Determinants of Prenatal Exposure to Polybrominated Diphenyl Ethers (PBDEs) Among Urban, Minority Infants Born Between 1998 and 2006.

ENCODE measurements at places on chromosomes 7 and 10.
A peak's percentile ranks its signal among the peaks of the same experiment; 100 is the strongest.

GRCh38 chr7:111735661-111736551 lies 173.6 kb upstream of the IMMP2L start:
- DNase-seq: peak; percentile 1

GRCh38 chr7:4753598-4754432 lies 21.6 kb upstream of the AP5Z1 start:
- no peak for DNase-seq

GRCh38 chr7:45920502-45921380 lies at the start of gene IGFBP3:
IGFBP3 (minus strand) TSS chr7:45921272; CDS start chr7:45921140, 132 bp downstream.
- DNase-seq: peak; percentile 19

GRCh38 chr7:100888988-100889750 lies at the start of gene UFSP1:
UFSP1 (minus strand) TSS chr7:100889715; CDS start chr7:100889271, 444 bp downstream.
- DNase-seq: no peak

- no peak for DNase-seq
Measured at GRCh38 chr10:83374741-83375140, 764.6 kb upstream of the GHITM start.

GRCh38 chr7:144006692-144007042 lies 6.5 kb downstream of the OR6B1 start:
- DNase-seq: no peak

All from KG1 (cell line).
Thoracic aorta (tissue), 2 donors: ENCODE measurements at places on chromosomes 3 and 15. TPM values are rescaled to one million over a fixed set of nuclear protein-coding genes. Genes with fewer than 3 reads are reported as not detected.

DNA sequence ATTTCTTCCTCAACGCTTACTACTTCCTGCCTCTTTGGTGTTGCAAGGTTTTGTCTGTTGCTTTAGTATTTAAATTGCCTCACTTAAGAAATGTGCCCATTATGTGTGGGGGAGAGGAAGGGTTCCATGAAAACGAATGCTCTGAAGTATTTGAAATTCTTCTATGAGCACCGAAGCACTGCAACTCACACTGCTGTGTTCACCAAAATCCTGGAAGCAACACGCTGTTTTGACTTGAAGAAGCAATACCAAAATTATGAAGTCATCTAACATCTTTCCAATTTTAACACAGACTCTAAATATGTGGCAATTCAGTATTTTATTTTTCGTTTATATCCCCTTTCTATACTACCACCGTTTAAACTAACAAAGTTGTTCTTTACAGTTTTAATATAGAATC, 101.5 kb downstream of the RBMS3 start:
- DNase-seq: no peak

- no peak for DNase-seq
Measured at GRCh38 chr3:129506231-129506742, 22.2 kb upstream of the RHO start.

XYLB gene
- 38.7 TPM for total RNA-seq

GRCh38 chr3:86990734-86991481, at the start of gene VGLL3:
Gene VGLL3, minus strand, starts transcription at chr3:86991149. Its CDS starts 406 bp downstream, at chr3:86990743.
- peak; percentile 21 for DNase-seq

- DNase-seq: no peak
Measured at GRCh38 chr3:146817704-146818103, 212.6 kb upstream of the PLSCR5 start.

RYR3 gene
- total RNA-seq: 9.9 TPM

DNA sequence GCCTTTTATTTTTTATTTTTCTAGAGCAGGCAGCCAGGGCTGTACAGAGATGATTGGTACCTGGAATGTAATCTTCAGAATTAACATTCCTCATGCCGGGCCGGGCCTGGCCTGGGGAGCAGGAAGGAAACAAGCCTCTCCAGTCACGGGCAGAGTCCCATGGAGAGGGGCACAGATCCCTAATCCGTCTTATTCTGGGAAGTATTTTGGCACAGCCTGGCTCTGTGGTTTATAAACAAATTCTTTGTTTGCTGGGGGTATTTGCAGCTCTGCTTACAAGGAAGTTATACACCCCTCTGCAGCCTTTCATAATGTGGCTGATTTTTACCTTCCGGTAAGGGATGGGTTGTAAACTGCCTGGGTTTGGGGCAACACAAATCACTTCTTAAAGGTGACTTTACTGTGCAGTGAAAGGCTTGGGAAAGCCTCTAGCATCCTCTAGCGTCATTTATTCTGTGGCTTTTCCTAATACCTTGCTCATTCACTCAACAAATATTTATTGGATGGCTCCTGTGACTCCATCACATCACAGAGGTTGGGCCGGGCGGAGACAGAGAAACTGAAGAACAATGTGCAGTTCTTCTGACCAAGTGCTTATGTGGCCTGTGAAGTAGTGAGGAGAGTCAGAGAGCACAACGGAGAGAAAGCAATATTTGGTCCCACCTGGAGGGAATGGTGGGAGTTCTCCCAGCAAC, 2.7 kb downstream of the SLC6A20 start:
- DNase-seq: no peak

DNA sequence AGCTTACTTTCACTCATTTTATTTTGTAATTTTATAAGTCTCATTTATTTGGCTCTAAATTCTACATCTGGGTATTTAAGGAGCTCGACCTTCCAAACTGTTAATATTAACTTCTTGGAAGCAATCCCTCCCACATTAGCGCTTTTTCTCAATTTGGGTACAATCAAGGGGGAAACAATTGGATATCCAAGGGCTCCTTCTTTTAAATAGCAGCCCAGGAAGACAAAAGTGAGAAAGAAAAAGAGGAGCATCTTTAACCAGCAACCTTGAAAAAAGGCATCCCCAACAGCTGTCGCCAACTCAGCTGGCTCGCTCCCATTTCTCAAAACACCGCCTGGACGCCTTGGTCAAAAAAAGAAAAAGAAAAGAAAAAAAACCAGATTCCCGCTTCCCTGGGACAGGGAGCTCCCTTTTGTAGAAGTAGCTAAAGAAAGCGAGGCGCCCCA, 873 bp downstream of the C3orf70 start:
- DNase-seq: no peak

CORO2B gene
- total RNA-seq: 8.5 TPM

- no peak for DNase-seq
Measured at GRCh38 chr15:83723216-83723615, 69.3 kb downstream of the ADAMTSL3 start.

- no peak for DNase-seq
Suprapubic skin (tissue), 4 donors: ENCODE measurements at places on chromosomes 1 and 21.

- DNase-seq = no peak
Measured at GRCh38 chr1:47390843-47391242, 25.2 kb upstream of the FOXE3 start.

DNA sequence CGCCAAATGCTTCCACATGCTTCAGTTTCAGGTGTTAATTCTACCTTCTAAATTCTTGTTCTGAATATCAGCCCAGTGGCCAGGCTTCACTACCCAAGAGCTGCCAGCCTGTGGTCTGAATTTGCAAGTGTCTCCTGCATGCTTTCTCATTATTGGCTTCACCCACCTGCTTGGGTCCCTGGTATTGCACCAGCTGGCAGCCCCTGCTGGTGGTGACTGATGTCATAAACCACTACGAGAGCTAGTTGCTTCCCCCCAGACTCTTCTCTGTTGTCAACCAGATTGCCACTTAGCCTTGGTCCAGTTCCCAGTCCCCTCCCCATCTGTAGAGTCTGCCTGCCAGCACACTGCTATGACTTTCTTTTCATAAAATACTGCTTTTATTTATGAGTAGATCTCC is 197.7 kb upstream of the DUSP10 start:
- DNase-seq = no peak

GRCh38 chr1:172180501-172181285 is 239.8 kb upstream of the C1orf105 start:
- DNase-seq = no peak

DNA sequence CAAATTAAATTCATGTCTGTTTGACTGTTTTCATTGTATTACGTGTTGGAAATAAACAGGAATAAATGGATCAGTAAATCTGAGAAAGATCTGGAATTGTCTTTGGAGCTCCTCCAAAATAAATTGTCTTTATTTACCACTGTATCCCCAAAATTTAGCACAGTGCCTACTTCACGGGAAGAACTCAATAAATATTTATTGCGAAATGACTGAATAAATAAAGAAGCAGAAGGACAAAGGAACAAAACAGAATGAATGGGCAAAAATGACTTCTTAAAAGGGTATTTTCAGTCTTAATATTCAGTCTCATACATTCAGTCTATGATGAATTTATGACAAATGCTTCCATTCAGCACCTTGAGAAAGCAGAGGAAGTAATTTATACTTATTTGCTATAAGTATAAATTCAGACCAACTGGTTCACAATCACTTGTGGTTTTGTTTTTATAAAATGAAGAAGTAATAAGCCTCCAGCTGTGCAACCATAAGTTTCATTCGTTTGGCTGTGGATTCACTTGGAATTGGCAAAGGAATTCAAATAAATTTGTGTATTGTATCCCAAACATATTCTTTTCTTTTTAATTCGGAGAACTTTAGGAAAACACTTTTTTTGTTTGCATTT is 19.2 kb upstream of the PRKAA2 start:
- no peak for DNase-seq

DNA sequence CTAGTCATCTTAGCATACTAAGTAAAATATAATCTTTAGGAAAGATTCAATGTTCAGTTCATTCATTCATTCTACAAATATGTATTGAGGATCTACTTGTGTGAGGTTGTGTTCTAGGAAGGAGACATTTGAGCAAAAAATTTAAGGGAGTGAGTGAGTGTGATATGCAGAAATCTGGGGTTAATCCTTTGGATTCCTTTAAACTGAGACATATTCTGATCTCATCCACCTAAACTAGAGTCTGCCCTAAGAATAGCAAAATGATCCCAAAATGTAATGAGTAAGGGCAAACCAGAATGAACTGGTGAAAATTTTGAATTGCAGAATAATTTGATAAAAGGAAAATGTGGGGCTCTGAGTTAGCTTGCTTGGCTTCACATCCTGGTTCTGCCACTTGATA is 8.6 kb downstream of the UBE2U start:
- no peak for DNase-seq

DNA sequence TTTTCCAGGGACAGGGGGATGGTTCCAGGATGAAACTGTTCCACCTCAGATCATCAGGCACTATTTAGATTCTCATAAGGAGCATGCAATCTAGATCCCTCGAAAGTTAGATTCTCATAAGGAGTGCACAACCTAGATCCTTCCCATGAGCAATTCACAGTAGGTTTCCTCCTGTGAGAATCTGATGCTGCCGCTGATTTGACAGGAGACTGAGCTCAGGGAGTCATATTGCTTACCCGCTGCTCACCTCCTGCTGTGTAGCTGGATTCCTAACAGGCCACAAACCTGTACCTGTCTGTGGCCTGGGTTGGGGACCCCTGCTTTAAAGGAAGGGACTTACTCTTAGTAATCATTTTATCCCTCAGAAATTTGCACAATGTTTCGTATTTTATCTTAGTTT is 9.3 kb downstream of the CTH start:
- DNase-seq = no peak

Polybrominated diphenyl ethers (PBDEs) are environmentally persistent chemicals that structurally resemble legacy pollutants, such as polychlorinated biphenyls (PCBs). PBDEs were added to consumer products for over 30 years, before being phased out due to evidence of toxicity. We examined temporal changes in prenatal exposure to PBDEs, as well as other sources of variation. We measured PBDEs in umbilical cord plasma from 327 minority infants born in New York City between 1998 and 2006. We used linear regression to examine changes in concentrations over time and in relation to lifestyle characteristics collected during pregnancy. We detected BDE-47 in 80% of samples with a geometric mean concentration of 14.1 ng/g lipid. Ethnicity was the major determinant of PBDE exposure; African American infants had 58% higher geometric mean cord plasma concentrations of BDE-47 (p < 0.01) compared to Dominican infants. Notably, African American mothers were more likely to be born in the United States, which itself was associated with 40% (p < 0.01) higher concentrations. We observed small decreases in PBDE concentrations by date of birth and no difference before and after their phase-out in 2004. Final multivariable models explained 8–12% of variability in PBDE concentrations depending on the congener. Our finding that prenatal exposure to PBDEs decreased only modestly between 1998 and 2006 is consistent with the persistent properties of PBDEs and their ongoing release from existing consumer products.

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